Wayne Nash found out some years ago that a few good notes will keep things running more smoothly.

Notes in your logbook need not be novel-length in order to be helpful -- keep them short, easy to read and in a place where you can find them. Courtesy of Eastlake Manufacturing and Distributing.
This piece isn't for the office folks who already have more paper than they can shuffle. It's for the drillers with dirt under their fingernails, who might not get a payday unless that rig runs tomorrow. It's about the same, whether it's a big company or a one-horse show. If the rig breaks down or you have to re-do a well, it costs time and money. Your boss might get a little cross with you, but if you own the rig and are married to the REAL boss like I am, there's no end to what you'll hear.

Most of us keep a tally book on the rig to keep notes on a job. I found out some years ago that a few other notes in that book will keep things running more smoothly. It's easy to forget things we should remember and easy to "color" things the way we like to hear them. For instance, off the top of your head, can you remember when you changed the oil and filters in the rig, or when it's due again? If you write it down in your tally book, you will know. How about the oil and filters in the air compressor? It's easy to get going full blast in the peak season and run far beyond normal maintenance schedules.

I know. I've done it. When compressor oil starts to break down, it can be a lot worse than running engine oil a little too long. When compressor oil breaks down, it starts to carbonize and lose viscosity. The next things to go are liable to be bearings. I'd rather put in a new engine than rebuild a big compressor!

Another set of notes I keep is bit logs. I write down when I put a new bit in the ground, and keep track of what kind it is, from whom I bought it and how many feet it has drilled. This way I can tell if I'm getting the most for my money on bit life. Sometimes, I've had a bit that still looked pretty good, but "the book" said it was shot. I've run it one more hole and had to trip out and change bits often enough to believe the book now.

Pump swabs and liners - there is a definite life to the expendables in a mud pump, and it's usually pretty predicable. I have noticed that my pump life has been extended a lot by running a desander - about double the life of the swabs, etc. I generally can run about three sets of swabs before I have to change the liners, and it's good to know whether it is the second or third set I just put in there. Notes help. They don't have to be elaborate, just short, easy to read and in a place where you can find them. They allow for better maintenance planning, which can save a ton of downtime.

These note are just little extras that make life easier and more productive, but there is one set of job notes that are NOT OPTIONAL. Drilling logs. All drillers should keep a log of how deep they are, what they're drilling in and a lot of other things. If you want to see a good log, look at the example log in the back of your Johnson book. I've seen drillers put a chalk mark on the derrick leg every time they made a connection and wipe it off for the next job. I've seen drillers who did write down what they were drilling in, but only in the most general way (i.e., 0-20, sand, 20-40 mud, etc.). I thought mud came in sacks that we mixed before the job to drill actual formations, none of which are named mud.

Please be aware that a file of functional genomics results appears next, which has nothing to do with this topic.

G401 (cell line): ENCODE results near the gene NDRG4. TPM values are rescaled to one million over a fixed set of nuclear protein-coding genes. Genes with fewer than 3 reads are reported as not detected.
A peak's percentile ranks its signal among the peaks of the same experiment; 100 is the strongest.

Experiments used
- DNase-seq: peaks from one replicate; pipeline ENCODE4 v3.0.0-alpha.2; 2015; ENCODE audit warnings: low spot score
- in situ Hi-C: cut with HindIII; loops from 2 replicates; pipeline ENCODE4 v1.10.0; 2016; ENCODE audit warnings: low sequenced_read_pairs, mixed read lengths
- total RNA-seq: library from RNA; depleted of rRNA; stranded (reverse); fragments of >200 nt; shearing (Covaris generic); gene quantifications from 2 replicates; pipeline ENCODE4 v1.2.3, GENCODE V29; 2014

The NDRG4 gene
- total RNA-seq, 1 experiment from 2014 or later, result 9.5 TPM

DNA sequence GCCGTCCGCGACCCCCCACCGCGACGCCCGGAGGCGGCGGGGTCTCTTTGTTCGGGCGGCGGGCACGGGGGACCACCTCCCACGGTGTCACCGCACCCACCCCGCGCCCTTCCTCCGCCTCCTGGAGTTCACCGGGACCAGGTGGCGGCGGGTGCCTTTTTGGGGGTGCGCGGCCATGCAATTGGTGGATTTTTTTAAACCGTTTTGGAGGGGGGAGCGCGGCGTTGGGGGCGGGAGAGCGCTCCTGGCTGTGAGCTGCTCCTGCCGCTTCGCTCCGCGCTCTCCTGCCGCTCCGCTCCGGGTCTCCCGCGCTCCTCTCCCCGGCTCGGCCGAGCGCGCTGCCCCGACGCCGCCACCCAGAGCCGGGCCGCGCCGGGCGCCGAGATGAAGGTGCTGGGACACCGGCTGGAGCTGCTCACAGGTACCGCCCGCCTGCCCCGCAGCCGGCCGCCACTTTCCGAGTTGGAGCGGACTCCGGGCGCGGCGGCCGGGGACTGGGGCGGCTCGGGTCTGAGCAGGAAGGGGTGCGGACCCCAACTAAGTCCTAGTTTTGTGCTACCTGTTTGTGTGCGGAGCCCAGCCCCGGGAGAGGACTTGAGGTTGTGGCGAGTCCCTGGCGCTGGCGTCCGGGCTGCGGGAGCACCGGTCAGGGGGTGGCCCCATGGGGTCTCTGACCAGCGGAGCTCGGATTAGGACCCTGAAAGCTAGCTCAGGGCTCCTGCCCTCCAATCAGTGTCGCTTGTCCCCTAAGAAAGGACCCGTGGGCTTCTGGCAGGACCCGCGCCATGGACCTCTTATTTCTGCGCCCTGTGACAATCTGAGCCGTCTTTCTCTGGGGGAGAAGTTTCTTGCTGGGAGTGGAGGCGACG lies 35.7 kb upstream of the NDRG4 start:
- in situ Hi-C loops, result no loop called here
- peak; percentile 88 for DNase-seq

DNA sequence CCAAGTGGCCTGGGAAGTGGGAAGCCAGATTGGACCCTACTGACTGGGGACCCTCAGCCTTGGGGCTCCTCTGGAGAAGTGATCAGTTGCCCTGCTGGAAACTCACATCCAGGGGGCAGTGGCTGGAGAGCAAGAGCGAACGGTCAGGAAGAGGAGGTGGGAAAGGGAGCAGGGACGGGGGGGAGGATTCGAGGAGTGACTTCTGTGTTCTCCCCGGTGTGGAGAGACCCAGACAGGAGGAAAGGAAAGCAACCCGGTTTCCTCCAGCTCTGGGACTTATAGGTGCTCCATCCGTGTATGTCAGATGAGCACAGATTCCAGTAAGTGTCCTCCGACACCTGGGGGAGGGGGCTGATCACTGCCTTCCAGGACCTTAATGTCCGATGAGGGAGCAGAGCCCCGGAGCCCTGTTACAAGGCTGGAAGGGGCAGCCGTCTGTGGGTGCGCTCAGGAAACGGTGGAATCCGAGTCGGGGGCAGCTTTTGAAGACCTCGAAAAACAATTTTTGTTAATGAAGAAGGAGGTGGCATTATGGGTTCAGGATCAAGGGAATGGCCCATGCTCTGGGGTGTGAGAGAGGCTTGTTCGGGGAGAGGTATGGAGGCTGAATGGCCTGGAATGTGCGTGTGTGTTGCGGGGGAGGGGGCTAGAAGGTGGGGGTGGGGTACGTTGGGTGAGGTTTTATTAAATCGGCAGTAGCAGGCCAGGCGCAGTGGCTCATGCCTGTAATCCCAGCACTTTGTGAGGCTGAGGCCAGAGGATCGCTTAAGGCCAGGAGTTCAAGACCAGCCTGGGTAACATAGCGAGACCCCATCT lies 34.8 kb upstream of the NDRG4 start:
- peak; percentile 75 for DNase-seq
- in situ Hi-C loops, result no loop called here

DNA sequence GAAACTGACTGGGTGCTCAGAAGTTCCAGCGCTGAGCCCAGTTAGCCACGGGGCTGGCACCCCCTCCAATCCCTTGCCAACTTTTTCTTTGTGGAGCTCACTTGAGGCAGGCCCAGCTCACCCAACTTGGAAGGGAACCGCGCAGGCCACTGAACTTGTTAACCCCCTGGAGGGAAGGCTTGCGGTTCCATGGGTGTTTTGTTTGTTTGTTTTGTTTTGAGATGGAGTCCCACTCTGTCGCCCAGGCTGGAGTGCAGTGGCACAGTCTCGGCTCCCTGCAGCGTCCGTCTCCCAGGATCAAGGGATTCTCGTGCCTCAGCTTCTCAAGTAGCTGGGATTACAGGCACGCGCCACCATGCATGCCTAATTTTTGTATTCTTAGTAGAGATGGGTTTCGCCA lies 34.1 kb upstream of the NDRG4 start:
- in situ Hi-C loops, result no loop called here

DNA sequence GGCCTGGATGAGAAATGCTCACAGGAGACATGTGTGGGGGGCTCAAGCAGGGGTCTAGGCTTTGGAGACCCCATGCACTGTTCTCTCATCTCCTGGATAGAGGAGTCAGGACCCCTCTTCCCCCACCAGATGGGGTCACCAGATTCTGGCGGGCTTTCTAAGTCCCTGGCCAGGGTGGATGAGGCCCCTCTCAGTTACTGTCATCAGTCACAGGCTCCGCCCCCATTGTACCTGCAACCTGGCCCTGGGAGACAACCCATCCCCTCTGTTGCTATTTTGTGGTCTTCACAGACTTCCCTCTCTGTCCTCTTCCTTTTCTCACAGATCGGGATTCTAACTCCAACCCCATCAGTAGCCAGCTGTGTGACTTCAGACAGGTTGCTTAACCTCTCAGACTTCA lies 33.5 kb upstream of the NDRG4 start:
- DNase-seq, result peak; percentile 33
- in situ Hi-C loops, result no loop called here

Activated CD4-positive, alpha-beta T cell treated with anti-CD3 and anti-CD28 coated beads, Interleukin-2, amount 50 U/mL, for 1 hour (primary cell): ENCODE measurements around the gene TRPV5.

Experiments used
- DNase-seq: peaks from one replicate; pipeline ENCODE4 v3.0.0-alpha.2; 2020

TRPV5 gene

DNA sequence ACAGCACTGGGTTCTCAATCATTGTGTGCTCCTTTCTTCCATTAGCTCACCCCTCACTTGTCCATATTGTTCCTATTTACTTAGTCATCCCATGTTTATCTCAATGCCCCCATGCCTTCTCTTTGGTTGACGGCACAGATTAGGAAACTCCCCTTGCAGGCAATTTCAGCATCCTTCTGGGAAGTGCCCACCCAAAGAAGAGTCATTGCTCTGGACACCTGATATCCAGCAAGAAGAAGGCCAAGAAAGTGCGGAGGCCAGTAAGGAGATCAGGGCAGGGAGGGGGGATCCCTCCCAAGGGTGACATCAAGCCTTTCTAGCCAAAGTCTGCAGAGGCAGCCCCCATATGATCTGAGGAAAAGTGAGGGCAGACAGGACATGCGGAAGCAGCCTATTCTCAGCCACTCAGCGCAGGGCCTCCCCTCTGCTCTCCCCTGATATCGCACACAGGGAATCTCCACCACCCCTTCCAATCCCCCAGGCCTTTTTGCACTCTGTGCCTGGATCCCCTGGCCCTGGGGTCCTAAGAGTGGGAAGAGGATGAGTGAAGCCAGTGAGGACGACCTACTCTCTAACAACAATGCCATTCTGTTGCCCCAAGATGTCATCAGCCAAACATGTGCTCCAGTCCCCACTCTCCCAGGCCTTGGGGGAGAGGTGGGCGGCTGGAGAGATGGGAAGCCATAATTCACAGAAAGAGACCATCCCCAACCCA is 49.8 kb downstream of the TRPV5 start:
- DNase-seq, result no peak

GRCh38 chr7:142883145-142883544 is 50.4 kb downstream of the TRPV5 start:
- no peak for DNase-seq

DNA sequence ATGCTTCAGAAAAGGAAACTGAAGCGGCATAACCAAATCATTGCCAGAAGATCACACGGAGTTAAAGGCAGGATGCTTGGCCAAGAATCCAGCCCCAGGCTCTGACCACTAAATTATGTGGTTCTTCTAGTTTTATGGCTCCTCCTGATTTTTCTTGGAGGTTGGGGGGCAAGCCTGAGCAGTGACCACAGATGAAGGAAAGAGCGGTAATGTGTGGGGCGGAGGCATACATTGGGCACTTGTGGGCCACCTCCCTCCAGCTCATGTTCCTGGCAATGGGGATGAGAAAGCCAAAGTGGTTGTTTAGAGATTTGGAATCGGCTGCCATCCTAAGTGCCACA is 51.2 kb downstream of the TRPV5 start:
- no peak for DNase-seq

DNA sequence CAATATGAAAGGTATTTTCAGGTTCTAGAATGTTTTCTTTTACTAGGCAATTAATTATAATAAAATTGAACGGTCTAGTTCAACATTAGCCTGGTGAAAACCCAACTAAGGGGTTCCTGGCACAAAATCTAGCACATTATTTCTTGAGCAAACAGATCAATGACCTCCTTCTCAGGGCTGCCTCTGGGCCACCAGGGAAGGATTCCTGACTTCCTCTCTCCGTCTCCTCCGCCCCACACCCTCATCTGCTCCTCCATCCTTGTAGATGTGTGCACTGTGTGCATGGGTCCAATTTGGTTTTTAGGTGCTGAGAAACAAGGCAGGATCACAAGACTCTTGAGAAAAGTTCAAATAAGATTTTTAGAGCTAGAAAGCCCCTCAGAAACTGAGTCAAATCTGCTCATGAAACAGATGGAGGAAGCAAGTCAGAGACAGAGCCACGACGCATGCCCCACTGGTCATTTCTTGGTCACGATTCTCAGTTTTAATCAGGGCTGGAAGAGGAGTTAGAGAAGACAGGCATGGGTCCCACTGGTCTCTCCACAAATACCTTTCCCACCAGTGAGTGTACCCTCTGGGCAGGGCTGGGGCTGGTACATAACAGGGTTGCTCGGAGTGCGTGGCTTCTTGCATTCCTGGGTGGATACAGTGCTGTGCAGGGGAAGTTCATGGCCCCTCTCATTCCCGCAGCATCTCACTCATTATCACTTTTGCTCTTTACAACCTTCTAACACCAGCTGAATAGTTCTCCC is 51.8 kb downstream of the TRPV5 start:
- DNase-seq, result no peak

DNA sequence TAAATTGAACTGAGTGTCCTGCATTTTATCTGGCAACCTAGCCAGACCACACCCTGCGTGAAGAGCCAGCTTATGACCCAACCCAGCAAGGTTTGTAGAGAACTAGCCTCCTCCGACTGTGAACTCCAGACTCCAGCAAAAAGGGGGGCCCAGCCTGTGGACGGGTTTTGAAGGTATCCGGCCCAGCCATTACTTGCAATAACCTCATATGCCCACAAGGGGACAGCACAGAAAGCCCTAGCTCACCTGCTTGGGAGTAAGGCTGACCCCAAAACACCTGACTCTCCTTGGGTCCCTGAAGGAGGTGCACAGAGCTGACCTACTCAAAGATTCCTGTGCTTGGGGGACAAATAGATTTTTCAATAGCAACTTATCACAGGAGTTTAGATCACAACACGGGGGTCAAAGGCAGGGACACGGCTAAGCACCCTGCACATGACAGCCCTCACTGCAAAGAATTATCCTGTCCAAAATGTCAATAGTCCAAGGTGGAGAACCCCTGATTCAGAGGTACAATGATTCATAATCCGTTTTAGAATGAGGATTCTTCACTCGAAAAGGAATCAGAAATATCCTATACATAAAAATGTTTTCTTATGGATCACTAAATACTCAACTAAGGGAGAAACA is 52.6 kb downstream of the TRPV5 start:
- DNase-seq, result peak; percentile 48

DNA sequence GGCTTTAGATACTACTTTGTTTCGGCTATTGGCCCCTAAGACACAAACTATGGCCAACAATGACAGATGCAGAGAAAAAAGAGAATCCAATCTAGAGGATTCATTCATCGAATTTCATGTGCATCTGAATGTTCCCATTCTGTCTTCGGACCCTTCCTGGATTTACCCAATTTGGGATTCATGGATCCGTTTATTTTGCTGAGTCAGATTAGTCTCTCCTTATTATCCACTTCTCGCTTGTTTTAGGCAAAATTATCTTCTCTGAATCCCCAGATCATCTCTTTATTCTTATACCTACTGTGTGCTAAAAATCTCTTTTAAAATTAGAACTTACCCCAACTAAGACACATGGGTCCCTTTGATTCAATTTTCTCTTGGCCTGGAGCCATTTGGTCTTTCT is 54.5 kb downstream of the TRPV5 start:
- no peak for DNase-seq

A few years ago we ran into a problem in one particular subdivision. Years ago, most of the pumps were top ground type pumps because of a very high water level in the wells. As time went on and more houses were built and more water was pulled from the formation, in a small area the water level declined to the point that we couldn't keep the top ground pumps primed or pumping. I ran a search of my well logs - looking at static water levels - in this area. Sure enough, I found that the water was going down about 1 foot a year. It doesn't take long to get out of reach of a suction line. Now we install submersible pumps deep enough, so that even if the drawdown continues, the pump will wear out before it needs to be lowered. This information all came from field notes.

With computers almost everywhere, it is easy to build a database of drilling logs. My computer remembers things a lot better than I do. Another handy use of a database of drilling logs, is the ability to go back to an area that you haven't been to for a while - with a log in your pocket - and know the formations you will encounter, the bit you will need, about how deep you will need to go, how much casing to set, etc. It sure saves you from making the same mistakes twice. Besides some state requirements for complete logs, there is another reason that might save your bacon. What if you have to go to court on a well? A good set of field notes, backed by a computer printout, will go a long way toward making your case. Beats the heck out of "I don't rightly recall. ..."

Rig notes don't have to be elaborate. I generally make a few notes about what's going on around me while a rod is drilling down. You don't have to write a novel, but you'd be surprised to see a few words written six months later, when you are in the yard next door, wondering which bit to run or how deep to set casing.